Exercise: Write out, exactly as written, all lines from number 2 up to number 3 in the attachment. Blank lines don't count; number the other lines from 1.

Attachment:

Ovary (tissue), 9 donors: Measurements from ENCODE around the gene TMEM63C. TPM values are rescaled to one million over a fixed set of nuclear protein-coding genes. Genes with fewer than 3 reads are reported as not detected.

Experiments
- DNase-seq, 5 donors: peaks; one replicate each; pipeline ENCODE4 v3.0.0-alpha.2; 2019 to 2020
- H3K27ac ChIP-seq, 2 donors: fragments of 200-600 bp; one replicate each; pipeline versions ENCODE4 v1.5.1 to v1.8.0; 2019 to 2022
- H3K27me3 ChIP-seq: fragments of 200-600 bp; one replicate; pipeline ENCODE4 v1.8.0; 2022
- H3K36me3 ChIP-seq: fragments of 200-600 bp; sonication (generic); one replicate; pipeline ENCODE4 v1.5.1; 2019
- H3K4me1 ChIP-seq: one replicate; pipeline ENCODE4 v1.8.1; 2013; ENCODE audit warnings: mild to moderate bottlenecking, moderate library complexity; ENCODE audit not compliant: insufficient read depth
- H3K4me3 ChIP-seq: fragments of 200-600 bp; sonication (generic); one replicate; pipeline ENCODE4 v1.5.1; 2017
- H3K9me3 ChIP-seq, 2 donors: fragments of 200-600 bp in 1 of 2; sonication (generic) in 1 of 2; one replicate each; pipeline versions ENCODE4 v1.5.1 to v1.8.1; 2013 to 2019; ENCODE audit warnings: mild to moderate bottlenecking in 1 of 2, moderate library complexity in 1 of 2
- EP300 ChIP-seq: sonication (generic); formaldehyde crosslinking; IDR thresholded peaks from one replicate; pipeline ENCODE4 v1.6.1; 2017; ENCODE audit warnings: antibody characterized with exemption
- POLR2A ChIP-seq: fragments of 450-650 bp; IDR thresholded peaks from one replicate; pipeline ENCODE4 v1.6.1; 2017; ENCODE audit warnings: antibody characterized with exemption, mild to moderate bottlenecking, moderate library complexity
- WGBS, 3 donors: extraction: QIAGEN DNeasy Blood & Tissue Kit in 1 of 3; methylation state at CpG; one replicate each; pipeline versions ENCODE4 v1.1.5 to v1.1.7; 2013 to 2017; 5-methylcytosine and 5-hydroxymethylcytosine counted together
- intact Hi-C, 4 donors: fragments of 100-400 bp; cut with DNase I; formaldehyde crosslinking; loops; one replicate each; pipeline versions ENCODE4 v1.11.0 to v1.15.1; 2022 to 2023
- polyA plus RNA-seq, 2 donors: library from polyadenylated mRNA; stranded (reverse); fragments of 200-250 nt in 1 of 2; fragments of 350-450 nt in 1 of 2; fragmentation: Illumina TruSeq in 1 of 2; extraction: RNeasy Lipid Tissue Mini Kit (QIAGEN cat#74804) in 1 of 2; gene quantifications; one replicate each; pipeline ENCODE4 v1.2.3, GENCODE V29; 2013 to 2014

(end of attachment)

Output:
Experiments
- DNase-seq, 5 donors: peaks; one replicate each; pipeline ENCODE4 v3.0.0-alpha.2; 2019 to 2020